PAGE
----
I’m probably going to make some people uncomfortable.
I think that’s okay.
Pain denied is pain doubled.
As a woman, I’ve been told (many times) by a stranger to smile. It’s generally on the street and it’s always been from men.
I usually cringe-smile.
Now I’ve heard it said to my grief-stricken dad, a few days after my mom—his wife of 70 years—had passed away.
“Pretend like you’re okay.”
Deep down, I believe it was intended as an encouragement, but oh my gosh, it is anything but. (So, if you’re reading this and you think this might be you, I know your intentions were good. But we have to talk. Honestly.)
After the person walked away, I immediately jumped into damage control: “Dad, you don’t have to smile. You get to do and feel whatever you want.”
The first few times I shared the new information that my mom had just passed away, each person said some version of “I’m sorry for your loss” and then immediately/awkwardly changed the subject. I had whiplash. Sometimes the subject wasn’t completely changed, but they did move from my statement to their story in nothing flat. I think we mostly do that because we think it’s some form of empathy—showing that we can identify. I’ve done it, myself. But, in my opinion, this removes us from the present moment, and away from the person in the current, white-hot pain. We skedaddle to a safer, more comfy place.
It’s so hard to stay in it with someone.
I’ve written about this subject over the years and I write about it as much for myself as for the reader:
“These moments of honest discomfort and pain are maybe some of the very best meeting spots—sacred places—where real heart-action happens. As awful as they can feel, they are gateways to the good stuff. Doors to true intimacy. Treasures to hold dear and near.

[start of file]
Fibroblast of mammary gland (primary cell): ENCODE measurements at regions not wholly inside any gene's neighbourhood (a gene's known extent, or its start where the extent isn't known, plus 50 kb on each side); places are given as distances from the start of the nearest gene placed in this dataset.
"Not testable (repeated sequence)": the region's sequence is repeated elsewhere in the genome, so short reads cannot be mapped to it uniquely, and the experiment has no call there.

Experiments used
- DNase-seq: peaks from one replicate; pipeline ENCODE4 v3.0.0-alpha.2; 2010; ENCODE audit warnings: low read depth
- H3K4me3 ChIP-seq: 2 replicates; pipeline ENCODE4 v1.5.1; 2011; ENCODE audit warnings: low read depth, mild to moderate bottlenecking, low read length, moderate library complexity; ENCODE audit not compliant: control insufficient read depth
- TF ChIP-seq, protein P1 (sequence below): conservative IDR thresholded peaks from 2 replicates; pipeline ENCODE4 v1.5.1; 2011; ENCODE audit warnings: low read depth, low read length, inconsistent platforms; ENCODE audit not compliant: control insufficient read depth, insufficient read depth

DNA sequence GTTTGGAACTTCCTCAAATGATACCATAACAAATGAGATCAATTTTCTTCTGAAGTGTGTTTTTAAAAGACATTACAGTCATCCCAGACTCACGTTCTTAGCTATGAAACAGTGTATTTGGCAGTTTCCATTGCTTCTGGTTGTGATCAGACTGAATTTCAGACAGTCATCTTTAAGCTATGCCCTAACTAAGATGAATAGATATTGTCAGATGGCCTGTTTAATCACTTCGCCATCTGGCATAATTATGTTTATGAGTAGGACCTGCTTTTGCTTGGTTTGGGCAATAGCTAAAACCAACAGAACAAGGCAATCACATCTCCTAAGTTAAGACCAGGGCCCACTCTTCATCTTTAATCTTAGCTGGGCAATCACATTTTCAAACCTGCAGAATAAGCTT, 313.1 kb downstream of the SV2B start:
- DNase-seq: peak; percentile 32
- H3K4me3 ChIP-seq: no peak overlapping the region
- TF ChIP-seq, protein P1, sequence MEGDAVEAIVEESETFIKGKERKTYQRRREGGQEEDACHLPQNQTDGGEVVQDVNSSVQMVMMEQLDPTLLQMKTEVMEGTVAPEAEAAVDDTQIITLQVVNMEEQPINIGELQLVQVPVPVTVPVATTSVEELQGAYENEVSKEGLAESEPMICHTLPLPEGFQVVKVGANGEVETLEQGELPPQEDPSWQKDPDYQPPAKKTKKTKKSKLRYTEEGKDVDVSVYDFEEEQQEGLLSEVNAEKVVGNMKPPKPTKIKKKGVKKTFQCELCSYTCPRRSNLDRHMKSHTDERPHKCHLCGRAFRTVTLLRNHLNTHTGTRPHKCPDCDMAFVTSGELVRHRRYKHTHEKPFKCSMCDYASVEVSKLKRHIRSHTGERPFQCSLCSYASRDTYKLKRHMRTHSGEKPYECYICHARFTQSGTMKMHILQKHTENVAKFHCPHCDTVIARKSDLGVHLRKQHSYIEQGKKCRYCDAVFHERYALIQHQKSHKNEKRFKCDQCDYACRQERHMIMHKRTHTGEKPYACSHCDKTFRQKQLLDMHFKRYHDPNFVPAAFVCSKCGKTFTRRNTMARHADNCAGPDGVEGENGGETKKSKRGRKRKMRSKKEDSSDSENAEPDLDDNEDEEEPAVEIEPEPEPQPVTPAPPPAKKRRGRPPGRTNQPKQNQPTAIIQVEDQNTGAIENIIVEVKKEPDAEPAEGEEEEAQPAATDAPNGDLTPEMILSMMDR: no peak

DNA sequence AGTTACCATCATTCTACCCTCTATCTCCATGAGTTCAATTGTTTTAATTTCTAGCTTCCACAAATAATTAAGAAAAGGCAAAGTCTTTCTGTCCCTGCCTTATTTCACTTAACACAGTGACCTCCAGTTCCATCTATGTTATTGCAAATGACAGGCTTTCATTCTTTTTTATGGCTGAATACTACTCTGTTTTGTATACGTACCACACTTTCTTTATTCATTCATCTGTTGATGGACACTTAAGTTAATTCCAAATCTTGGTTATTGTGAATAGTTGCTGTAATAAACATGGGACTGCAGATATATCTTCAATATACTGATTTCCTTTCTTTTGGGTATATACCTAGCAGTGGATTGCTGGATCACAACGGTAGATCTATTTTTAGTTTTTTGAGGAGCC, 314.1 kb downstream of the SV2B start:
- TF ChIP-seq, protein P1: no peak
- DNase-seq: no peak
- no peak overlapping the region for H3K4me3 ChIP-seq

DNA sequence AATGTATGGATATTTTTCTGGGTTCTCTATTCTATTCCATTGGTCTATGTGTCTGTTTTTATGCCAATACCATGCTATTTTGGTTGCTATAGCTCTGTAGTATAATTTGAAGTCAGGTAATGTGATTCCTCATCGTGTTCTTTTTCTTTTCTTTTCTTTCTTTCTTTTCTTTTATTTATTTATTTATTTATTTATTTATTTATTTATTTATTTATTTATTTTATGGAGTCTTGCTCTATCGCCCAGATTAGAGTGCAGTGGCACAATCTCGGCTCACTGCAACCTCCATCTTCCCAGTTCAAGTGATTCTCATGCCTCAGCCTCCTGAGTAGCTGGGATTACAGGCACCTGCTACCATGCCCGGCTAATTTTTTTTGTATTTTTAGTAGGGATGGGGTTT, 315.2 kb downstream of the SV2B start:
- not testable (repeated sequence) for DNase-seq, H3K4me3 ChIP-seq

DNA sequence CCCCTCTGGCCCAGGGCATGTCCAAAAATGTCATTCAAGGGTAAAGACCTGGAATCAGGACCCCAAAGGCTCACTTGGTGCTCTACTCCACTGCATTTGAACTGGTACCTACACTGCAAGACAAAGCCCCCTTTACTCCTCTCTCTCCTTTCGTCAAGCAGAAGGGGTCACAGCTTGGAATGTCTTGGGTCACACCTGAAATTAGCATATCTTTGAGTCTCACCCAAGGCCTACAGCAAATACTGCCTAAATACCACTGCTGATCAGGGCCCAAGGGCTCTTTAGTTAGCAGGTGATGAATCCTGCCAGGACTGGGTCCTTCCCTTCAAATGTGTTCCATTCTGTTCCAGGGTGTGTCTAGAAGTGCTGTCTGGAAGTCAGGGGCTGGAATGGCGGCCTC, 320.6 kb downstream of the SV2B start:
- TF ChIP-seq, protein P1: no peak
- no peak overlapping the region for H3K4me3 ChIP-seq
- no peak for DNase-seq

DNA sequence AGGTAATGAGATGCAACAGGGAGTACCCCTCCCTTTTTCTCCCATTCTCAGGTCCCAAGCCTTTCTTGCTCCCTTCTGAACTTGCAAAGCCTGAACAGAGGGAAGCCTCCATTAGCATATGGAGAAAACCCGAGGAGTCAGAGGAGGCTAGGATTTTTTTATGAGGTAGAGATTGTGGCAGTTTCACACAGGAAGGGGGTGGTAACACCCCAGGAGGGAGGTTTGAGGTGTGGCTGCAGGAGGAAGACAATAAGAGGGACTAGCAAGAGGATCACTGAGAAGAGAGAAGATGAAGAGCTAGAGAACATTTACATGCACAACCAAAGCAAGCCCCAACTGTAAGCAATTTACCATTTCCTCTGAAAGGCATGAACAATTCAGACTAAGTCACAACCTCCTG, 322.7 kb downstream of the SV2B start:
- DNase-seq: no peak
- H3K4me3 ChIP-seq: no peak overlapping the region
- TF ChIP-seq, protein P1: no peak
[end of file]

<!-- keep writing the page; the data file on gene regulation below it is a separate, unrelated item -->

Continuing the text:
David of the Bible—a man after God’s own heart—knew it. Knew that his heavenly Father valued his tears. His Daddy didn’t try to minimize them or whisk them away; He tenderly gathered them up, permitting all and discarding none. Not . . . one . . . drop.
You keep track of all my sorrows. You have collected all my tears in a bottle. You have recorded each one in your book (Psalm 56:8 NLT).
In our humanness, we won’t always know exactly how to honor someone’s grief, but at least we can give them permission to grieve by not rushing past the hard moment. We don’t have to come bearing words either. Usually just our presence, a hug, shedding heartfelt tears of our own, is enough to join them in their sacred place.”
Here’s more real for you: I have felt unspeakable grief since my mom passed away three+ weeks ago. I sometimes feel like I can’t breathe. I know I haven’t been able to be on the phone, like, at all. I’ve cried harder this week than I think I ever have in my life, and that’s saying something. I’m not comparing my loss with any loss you have experienced. I’m just saying:
I wasn’t ready. I’m not ready. I still need my mom.
With my mom’s worsening dementia over the past few years, it’s felt like a long, slow goodbye, losing her a little at a time. There’s been progressive loss and grief all along. I’d already been missing her.
Those years were a long hallway. We could all see she was making her way toward an exit. But then once she was in the vestibule, she didn’t linger at all—she just suddenly opened the door and rushed right through. It was a long, slow—jarring, sudden loss.
Personally, I have a tendency to have pain pain. I feel pain, and then I castigate myself for feeling pain. In my faulty logic, if I’m in pain, I must not be grateful for something. I’m still trying to unlearn so many years of “At least it’s not…”
And I’ve caught myself doing it now that I’ve had some alone time this week.
Today I listened to a podcast that nailed it, far better than I ever have. I think most of us have been socialized under: be grateful, at least it’s not, buck up, pretend like you’re okay, and smile. If you’d like to do some unlearning, give it an open-hearted listen. Someone might be glad—truly glad—you did.